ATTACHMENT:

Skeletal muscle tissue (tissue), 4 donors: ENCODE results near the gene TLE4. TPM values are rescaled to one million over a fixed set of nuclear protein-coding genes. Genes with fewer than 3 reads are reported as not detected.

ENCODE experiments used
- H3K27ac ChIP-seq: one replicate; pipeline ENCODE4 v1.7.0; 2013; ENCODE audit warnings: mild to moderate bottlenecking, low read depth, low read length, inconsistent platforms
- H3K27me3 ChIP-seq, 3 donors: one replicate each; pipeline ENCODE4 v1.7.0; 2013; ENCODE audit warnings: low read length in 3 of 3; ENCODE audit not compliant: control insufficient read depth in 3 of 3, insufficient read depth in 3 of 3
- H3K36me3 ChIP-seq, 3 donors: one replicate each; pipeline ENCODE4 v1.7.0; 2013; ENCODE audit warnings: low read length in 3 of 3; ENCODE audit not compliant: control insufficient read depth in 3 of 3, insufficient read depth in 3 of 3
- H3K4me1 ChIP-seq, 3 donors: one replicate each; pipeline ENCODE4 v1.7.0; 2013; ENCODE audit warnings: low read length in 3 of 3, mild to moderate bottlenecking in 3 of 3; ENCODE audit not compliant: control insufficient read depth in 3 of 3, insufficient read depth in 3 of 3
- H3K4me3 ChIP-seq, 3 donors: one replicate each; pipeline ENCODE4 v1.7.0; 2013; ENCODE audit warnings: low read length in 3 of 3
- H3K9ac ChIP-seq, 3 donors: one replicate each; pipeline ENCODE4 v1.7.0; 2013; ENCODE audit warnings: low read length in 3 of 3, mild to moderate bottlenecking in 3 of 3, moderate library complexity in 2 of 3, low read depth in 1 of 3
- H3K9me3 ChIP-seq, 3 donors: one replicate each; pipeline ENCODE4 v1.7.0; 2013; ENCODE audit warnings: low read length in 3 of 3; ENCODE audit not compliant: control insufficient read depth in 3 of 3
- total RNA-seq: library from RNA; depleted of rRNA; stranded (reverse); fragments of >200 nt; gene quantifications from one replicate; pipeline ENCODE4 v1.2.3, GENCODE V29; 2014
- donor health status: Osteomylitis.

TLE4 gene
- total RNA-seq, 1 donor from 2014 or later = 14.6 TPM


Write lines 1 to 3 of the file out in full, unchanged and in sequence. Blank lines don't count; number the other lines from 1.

Skeletal muscle tissue (tissue), 4 donors: ENCODE results near the gene TLE4. TPM values are rescaled to one million over a fixed set of nuclear protein-coding genes. Genes with fewer than 3 reads are reported as not detected.

ENCODE experiments used
- H3K27ac ChIP-seq: one replicate; pipeline ENCODE4 v1.7.0; 2013; ENCODE audit warnings: mild to moderate bottlenecking, low read depth, low read length, inconsistent platforms